Mannerheim made a “profound bow,” which the Dalai Lama acknowledged with a slight nod. They exchanged silk scarves. His Holiness began with small talk, asking Mannerheim about his nationality, age and journey. The Dalai Lama then paused and, twitching nervously, asked if the Tsar had sent a secret message for him. “He awaited the translation of my reply with obvious interest,” wrote Mannerheim, who informed him that he hadn’t the opportunity to personally speak with Tsar Nicholas II before his departure. The Dalai Lama then gestured, and a beautiful piece of white silk with Tibetan letters was brought out. It was a gift that Mannerheim was to deliver personally to Nicholas II.
The Dalai Lama told Mannerheim he had been enjoying his journeys in Mongolia and China, but “his heart was in Tibet.” Many Tibetans were urging him to return. His officials claimed up to twenty thousand pilgrims visited the Dalai Lama each month, but Mannerheim thought it was “an undoubted exaggeration.” The Tibetan pontiff was in the midst of a showdown with Empress Dowager Cixi, who wanted him to come to Peking to perform the kowtow. The Dalai Lama, Mannerheim wrote, “does not look like a man resigned to play the part the Chinese Government wishes him to, but rather like one who is only waiting for an opportunity of confusing his adversary.” The wily Tibetan pontiff had postponed his journey so many times that a joke was circulating in Peking referring to him as the “Delay Lama.”
Mannerheim spoke encouragingly about Russia’s sympathies for Tibet’s struggles against the Chinese. Russia’s troubles were over, the Baron assured him, and “the Russian Army was stronger than ever.” Now, all Russians watched His Holiness’s footsteps with great interest, he added. The Dalai Lama, Mannerheim recalled, “listened to my polite speeches with unconcealed satisfaction.”
Twice the Dalai Lama ordered his bodyguards to check if Wang was eavesdropping on their conversation. It was a dangerous time for the Dalai Lama, who knew his life may be in danger if he returned to Lhasa. The Chinese were tightening their grip on Tibet. Lamas were being assassinated, monasteries plundered and Tibetans evicted from their nomadic pastures. Peking needed the Dalai Lama to be a compliant vassal who could calm his restless followers and ease Tibet’s incorporation into the Chinese Empire.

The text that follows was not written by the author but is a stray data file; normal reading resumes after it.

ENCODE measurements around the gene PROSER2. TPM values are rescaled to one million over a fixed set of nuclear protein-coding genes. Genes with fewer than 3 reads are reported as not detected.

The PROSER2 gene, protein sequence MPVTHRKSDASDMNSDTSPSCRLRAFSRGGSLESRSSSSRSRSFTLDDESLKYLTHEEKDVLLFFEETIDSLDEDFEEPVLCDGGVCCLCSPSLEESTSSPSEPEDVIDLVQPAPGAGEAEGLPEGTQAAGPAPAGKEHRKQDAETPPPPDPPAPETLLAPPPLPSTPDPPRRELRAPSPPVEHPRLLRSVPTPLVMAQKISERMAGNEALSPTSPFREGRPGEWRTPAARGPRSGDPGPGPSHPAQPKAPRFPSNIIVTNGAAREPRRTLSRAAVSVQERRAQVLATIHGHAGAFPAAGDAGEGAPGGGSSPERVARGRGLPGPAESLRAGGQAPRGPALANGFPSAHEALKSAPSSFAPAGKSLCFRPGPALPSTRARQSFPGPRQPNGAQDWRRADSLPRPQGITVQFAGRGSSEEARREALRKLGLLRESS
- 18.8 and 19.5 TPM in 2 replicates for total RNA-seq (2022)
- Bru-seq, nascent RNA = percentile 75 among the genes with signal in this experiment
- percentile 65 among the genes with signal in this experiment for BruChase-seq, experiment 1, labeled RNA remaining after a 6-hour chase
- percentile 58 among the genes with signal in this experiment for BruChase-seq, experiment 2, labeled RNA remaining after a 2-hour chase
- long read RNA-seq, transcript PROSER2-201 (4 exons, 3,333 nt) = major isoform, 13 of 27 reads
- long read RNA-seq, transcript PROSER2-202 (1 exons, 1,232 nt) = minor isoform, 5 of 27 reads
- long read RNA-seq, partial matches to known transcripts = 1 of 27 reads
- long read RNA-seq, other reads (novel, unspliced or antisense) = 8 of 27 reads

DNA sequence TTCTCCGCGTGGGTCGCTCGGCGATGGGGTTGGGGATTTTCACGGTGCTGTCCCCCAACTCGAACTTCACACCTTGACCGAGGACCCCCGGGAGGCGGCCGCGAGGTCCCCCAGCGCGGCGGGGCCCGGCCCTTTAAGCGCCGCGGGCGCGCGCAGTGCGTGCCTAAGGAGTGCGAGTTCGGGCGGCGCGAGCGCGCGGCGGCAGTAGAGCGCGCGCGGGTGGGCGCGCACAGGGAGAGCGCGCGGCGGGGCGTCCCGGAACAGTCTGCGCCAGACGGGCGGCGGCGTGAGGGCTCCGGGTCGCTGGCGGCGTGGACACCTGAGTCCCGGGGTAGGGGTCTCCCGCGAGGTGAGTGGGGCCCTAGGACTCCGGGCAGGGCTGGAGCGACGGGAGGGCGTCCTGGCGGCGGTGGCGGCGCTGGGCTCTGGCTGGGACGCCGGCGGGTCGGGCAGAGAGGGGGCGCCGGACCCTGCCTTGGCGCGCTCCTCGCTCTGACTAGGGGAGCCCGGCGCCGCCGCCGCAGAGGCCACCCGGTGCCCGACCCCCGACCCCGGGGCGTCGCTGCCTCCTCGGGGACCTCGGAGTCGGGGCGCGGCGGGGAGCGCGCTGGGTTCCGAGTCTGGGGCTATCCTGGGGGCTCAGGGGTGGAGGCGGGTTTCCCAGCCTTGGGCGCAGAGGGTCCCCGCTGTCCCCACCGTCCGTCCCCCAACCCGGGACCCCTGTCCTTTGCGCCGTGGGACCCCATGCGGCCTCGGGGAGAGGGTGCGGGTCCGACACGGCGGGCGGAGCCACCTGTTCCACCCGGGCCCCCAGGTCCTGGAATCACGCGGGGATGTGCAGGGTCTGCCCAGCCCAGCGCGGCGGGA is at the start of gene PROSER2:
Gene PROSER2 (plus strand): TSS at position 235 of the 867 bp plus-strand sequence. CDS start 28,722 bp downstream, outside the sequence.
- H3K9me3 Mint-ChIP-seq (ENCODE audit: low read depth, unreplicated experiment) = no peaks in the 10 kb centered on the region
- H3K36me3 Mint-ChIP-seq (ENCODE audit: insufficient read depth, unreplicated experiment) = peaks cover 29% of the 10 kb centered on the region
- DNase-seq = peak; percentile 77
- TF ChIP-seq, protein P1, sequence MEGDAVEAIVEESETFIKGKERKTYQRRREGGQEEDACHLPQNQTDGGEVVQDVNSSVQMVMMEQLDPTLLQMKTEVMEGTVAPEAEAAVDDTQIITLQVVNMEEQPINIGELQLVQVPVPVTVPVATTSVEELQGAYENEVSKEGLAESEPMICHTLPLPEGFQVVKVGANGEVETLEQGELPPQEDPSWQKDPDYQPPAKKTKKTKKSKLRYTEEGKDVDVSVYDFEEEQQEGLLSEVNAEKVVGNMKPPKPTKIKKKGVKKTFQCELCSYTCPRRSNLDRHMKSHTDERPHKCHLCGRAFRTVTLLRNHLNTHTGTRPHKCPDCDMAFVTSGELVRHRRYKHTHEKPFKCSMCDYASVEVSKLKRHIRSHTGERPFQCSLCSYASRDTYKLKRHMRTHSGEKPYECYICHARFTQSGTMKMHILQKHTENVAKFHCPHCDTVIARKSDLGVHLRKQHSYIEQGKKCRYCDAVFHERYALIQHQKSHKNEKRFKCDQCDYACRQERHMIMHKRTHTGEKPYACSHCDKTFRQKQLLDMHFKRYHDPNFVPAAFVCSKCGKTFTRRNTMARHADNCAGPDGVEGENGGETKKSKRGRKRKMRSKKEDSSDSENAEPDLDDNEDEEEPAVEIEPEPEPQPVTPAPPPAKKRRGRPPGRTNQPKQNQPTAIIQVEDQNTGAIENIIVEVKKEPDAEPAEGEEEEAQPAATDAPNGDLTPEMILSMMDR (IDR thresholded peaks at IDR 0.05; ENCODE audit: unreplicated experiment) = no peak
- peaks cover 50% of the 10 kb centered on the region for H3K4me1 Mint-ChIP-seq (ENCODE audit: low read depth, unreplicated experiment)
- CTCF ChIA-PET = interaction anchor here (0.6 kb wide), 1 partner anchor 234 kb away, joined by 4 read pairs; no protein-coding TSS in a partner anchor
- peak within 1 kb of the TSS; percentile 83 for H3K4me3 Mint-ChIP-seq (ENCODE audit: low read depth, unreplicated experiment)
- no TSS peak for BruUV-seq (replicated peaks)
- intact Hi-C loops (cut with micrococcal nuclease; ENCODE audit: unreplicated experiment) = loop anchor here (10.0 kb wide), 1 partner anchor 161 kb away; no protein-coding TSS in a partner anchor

But the Dalai Lama proved defiant. He visited Peking that September and immediately fell out with the Imperial Court, which issued a decree demoting him to “a loyal and submissive Vicegerent bound by the laws of the sovereign state.” A prominent Imperial censor also openly denounced him as “a proud and ignorant man.” Rumours spread in Tibet that he had been assassinated. Outraged at various reforms, lamas threatened a “holy war” against the Chinese. By the end of 1908, a rebellion broke out, leading to the defeat of Chinese troops. The Dalai Lama eventually returned to Lhasa in 1909 and sent telegrams to Britain and all European countries attacking Peking’s claim over Tibet.
In February 1910, Chinese troops invaded Lhasa. The Dalai Lama fled to India. An Imperial decree denounced His Holiness as “an ungrateful, irreligious obstreperous profligate who is tyrannical and so unacceptable to the Tibetans, and accordingly an unsuitable leader of Lamas.” After the fall of the Qing Dynasty, His Holiness returned to Tibet in 1913, declaring the country independent. He died in 1933, leaving a prophetic last testament for the next Dalai Lama:
We must guard ourselves against the barbaric red communists… the worst of the worst. It will not be long before we find the red onslaught at our own front door… and when it happens we must be ready to defend ourselves. Otherwise our spiritual and cultural traditions will be completely eradicated… and the days and nights will pass slowly and with great suffering and terror.
Recognizing the clear and present danger, Mannerheim offered the Dalai Lama an unusual, though practical, gift: a Browning revolver. The Baron apologized that he didn’t have a better offering, but explained that after two years’ journey he had no other items of value. The Dalai Lama laughed, “showing all his teeth,” as Mannerheim showed His Holiness how to quickly reload seven cartridges into the revolver. The Dalai Lama relished the demonstration. “The times were such,” Mannerheim wrote, “that a revolver might at times be of greater use, even to a holy man like himself, than a praying mill.”
From The Horse That Leaps Through Clouds: A Tale of Espionage, the Silk Road and the Rise of Modern China by Eric Enno Tamm. Copyright © 2010 by Eric Enno Tamm. Published by arrangement with Douglas & McIntyre.
|Ladakhi Woman and Chid, showing the sheepskin headgear.|
|Ladakhi woman at Leh|
|Canal between Floating Garden, Dal Lake, Srinagar|
|Harrowing in Ladakh|
|Old Hindu Monuments near Dras|
|Indus Valley near Leh|
|Kashmiri Women Pounding Rice.|
|Ladakhi women Harvesting|
|Ladakhi women weaving|
|main Street Leh|
|Shah Jehan’s Summer House . (Probably Nishat Bagh. This structure was apparently pulled down in relatively recent time)|
|Wooden Bridge on way to Leh|
ight @ 2012